Boston Real Estate and Boston Condos
I saw some cool Boston lofts today in downtown Boston, on Beach Street. The interiors were done quite nicely – the flooring is especially well-done (maple), and the kitchens were done with great maple cabinets, GE Profile appliances, and nice granite counter tops.
However, an issue came up which I think is important to address. It has to do with Boston Buyer’s Agency. You see, in the not-so-distant past, just about everyone in Boston real estate worked as either the listing agent (the “seller’s agent”) or as a “sub-agent”.
The sub-agent actually was working on behalf of the seller and the seller’s agent, NOT for the buyer. Pretty much any buyer in Massachusetts was being taken around and looking at houses by someone WHO DIDN’T WORK FOR THEM. In many cases, the buyers weren’t even aware of it, at least until they wanted to make an offer, at which point they found out that they were pretty much on their own.
Things are different these days, much to my relief. Boston Buyer agency means that an agent works on behalf of the buyer – pretty logical, huh? The seller has their agent, so isn’t it fair that the buyer has one, too? The buyer’s agent gets to do a bunch of stuff that the seller’s agent or the sub-agent CAN’T do. Like, the seller’s agent can’t tell you that the property is horribly overpriced (although it might seem obvious), and, while the seller’s agent will be honest, they might not be terribly forthcoming about information such as “what’s going up in that empty lot across the street?” or “why are fifteen units in this building suddenly on the market?” They are working on behalf of the seller, and their job is to get the best price possible for the seller, not the lowest price for the buyer.
Almost every sale involves two agents – the listing agent and the buyer’s agent. And, almost every sale involves a commission paid to both of those agents. The commission is almost always paid for out of the sales proceeds from the purchase – so, the seller pays any commission at closing, but in effect, the buyer is the one who plunks down the cash to buy the place. The seller’s agent and buyer’s agent usually split any commission 50/50, so if it’s 5% commission on the sale, then each gets 2.5% (which is then split between the agent and the company they work for).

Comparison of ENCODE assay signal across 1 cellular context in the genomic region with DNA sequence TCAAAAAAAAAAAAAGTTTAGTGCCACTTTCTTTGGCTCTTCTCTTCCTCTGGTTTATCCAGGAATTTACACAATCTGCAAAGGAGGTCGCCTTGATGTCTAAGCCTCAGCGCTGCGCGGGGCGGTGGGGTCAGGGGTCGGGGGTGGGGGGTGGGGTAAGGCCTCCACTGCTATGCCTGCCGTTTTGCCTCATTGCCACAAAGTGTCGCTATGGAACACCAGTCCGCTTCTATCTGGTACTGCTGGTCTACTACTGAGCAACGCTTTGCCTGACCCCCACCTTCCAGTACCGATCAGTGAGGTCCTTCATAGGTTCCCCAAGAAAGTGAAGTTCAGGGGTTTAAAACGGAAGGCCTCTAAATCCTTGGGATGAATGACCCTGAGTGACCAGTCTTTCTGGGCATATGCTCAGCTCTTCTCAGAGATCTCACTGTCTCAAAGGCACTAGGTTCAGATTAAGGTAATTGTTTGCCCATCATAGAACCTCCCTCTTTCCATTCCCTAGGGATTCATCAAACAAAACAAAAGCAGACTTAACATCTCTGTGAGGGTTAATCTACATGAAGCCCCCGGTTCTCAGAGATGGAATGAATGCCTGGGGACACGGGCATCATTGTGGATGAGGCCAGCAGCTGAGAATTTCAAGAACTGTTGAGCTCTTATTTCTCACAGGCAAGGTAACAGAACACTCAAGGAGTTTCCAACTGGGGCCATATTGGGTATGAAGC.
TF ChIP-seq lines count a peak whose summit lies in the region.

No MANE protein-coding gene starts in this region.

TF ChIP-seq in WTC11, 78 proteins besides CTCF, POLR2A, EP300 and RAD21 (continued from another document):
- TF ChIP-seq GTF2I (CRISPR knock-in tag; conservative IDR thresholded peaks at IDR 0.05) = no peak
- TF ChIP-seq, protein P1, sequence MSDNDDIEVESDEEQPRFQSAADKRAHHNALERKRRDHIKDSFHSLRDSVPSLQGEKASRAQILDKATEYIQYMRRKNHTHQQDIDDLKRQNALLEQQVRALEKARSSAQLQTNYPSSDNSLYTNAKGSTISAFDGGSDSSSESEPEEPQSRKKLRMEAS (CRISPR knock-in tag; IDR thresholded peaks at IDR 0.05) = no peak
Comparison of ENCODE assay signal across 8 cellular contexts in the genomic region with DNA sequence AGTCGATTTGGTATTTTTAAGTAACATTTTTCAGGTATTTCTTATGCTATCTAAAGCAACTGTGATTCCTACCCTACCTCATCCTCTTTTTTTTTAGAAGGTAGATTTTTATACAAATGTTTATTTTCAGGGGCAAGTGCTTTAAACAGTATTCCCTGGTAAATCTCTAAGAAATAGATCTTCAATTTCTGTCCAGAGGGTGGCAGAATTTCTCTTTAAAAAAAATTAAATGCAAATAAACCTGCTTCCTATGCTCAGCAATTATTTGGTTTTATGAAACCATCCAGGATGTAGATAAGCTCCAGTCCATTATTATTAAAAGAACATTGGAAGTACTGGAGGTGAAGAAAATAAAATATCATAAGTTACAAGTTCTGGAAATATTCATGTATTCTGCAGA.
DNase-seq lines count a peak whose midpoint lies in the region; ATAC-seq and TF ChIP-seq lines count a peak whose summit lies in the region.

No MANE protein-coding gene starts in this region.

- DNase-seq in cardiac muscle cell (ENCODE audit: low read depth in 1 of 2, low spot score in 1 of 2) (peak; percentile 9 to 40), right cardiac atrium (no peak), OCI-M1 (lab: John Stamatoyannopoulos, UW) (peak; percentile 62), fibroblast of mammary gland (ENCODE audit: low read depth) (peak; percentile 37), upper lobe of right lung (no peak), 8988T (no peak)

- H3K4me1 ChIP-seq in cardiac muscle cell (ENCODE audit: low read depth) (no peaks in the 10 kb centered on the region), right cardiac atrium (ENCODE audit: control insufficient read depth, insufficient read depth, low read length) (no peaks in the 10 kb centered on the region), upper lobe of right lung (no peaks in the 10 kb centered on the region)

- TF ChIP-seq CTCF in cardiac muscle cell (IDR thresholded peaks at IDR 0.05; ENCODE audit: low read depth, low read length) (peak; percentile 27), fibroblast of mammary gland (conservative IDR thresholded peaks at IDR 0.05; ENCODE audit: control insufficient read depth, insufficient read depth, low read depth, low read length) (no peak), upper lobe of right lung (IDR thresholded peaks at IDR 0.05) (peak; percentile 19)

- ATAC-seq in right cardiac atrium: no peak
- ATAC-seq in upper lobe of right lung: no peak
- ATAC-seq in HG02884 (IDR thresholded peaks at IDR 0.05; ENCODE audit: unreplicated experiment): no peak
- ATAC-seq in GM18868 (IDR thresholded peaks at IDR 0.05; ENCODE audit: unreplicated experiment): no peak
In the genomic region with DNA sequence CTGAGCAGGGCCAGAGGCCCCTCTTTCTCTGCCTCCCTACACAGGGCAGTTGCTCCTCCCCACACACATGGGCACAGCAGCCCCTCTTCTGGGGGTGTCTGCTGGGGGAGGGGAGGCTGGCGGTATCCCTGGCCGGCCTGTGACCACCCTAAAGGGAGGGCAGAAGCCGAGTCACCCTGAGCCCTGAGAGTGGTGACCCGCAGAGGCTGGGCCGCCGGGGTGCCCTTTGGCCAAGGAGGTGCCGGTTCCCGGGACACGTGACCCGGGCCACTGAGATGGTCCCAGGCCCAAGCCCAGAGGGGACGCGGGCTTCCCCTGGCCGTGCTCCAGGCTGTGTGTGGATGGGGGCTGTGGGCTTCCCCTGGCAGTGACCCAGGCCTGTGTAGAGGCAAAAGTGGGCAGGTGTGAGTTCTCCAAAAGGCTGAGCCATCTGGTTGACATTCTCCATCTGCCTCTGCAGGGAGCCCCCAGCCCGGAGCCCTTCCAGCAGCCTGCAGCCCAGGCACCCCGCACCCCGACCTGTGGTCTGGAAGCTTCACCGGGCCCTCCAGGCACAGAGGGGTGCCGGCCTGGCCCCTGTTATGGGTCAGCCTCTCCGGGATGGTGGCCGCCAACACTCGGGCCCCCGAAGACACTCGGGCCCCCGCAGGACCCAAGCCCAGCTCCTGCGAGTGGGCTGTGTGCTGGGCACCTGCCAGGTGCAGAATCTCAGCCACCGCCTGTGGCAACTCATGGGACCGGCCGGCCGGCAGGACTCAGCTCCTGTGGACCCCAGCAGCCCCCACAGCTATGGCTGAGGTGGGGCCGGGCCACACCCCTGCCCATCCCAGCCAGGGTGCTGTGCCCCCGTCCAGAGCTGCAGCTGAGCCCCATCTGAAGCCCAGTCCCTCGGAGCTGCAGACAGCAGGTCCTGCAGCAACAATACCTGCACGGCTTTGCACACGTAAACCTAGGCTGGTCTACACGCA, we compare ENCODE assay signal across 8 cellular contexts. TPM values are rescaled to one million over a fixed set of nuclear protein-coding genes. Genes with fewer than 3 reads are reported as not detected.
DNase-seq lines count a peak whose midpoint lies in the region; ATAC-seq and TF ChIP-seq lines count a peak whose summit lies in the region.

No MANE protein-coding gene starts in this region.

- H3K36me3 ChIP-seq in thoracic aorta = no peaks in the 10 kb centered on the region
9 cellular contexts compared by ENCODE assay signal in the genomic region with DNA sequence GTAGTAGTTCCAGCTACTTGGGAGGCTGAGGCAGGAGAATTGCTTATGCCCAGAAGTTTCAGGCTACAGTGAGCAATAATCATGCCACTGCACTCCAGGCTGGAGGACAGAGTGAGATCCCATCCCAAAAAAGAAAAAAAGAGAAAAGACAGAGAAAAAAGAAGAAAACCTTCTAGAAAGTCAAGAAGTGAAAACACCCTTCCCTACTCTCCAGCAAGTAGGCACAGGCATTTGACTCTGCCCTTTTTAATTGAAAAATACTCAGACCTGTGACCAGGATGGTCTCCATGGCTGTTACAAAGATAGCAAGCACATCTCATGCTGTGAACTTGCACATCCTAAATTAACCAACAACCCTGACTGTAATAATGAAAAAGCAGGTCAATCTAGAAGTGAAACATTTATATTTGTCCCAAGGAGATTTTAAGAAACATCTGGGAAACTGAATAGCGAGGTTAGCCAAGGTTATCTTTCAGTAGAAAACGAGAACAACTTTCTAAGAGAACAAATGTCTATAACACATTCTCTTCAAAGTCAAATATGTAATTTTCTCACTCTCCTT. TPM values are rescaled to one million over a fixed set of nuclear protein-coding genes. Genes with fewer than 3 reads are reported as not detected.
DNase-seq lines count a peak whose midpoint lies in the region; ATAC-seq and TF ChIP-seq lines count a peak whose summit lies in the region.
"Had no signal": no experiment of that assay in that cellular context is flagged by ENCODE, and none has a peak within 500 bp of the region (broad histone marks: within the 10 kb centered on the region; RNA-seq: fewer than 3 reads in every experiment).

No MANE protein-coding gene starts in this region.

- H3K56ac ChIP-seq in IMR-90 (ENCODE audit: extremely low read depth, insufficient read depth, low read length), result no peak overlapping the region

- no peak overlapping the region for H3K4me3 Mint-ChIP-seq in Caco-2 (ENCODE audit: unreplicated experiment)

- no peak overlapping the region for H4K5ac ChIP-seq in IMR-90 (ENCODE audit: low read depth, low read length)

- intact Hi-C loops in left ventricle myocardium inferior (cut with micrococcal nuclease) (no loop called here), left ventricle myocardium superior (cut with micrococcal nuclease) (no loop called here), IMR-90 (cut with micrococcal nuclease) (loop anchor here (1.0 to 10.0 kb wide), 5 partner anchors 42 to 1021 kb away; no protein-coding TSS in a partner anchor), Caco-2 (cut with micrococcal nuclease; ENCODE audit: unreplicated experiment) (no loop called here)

Lately, there’s been a lot of major projects being built in Boston. These developments often are represented by in-house sales and marketing staffs.
These people may be on salary, or on a salary plus commission. Their goal is to make as many sales as possible directly between the developer and buyers. It’s logical – if they can make a sale directly, they don’t have to pay out any commission to another real estate agent.
HOWEVER, I don’t think any developer in the city is in any way assuming they will be able to sell ALL of the units in their building directly. It’s just not possible (not possible if they intend to sell the units quickly or in a timely manner, at least). They realize that the real estate agents in the city have access to a HUGE number of clients who are looking to buy. And, of course, those clients want to use a buyer’s agent, because they want to trust that someone is looking out for their (the buyers’) best interest.
Boston real estate buyers can certainly go directly to the sales office of any major development and take a look around and make an offer on their own. If they do so, they are putting themselves at risk of making a major mistake. There are only two ways for them to minimize this risk:
1) do all of the research themselves on the property as well as other properties on the market as well as
sales in the neighborhood over the past several months as well as research future developments and projects in the neighborhood as well as research public documents and newspapers to find out what if anything is going on in the neighborhood that may cause problems for them in the future; or, 2) use a buyer’s agent.
Some buyers might want to work directly with the sales office, because they are under the impression that they will be able to negotiate a better deal than their buyer’s agent. I disagree, but I can understand the logic. I say, your buyer’s agent can get you at least as good a deal, if not better. The buyer’s agent has relationships with most other agents and this can help. Plus, again, the buyer’s agent knows what else is out there, as well as how many of the units are under agreement plus the history of the sales process, etc. The buyer’s agent is in a much better position to negotiate than a buyer just walking in the door.
The only thing I think the buyer can do that might get them a better price is to negotiate with the developer by saying, “Look, I’m not using an agent, so you’re saving 2 – 2.5% right there, in commission. Lower the purchase price on my unit by that amount, and we’ve got a deal.” That might work. The buyer has to realize that a buyer’s agent may have been able to negotiate that percentage reduction, as well, plus, if the buyer doesn’t have an agent, the buyer is missing out on all the other things that a buyer’s agent can do for them.
It’s obviously hard for me to be objective, since I make my living off commissions. Here’s how it is for me, though. I feel as though certain buyers can buy a home on their own, without using an agent. That’s goes for sellers, as well. The thing is, it’s not worth it to do so for most people. You lose so much time, effort, and possibly money by doing it yourself, plus there’s WAY more frustration. I mean, most people don’t even change their own oil these days.
But, they want to enter into a financial transaction for $500,000, on their own?
Use a Boston buyer’s agent. It’s worth it.
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Updated: December 2017